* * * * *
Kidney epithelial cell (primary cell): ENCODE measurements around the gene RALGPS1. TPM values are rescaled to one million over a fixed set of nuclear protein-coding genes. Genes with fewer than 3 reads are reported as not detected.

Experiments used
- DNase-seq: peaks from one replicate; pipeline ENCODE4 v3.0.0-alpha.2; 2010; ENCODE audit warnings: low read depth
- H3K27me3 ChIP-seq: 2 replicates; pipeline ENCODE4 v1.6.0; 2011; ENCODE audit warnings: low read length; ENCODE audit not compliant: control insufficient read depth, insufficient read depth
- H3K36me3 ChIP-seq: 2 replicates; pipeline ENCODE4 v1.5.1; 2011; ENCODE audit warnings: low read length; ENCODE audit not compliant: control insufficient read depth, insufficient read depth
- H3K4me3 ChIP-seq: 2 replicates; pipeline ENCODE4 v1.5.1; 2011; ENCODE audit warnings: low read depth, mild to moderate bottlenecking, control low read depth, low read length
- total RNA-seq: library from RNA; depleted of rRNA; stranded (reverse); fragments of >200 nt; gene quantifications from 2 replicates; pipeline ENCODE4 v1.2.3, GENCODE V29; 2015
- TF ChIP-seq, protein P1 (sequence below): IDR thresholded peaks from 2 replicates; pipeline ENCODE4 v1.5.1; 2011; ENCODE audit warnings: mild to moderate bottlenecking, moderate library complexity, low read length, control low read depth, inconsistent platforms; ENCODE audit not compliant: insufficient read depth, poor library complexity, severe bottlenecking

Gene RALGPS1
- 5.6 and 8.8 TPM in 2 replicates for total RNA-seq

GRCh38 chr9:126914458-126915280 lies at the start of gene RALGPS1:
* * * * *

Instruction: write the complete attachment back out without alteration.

Kidney epithelial cell (primary cell): ENCODE measurements around the gene RALGPS1. TPM values are rescaled to one million over a fixed set of nuclear protein-coding genes. Genes with fewer than 3 reads are reported as not detected.

Experiments used
- DNase-seq: peaks from one replicate; pipeline ENCODE4 v3.0.0-alpha.2; 2010; ENCODE audit warnings: low read depth
- H3K27me3 ChIP-seq: 2 replicates; pipeline ENCODE4 v1.6.0; 2011; ENCODE audit warnings: low read length; ENCODE audit not compliant: control insufficient read depth, insufficient read depth
- H3K36me3 ChIP-seq: 2 replicates; pipeline ENCODE4 v1.5.1; 2011; ENCODE audit warnings: low read length; ENCODE audit not compliant: control insufficient read depth, insufficient read depth
- H3K4me3 ChIP-seq: 2 replicates; pipeline ENCODE4 v1.5.1; 2011; ENCODE audit warnings: low read depth, mild to moderate bottlenecking, control low read depth, low read length
- total RNA-seq: library from RNA; depleted of rRNA; stranded (reverse); fragments of >200 nt; gene quantifications from 2 replicates; pipeline ENCODE4 v1.2.3, GENCODE V29; 2015
- TF ChIP-seq, protein P1 (sequence below): IDR thresholded peaks from 2 replicates; pipeline ENCODE4 v1.5.1; 2011; ENCODE audit warnings: mild to moderate bottlenecking, moderate library complexity, low read length, control low read depth, inconsistent platforms; ENCODE audit not compliant: insufficient read depth, poor library complexity, severe bottlenecking

Gene RALGPS1
- 5.6 and 8.8 TPM in 2 replicates for total RNA-seq

GRCh38 chr9:126914458-126915280 lies at the start of gene RALGPS1: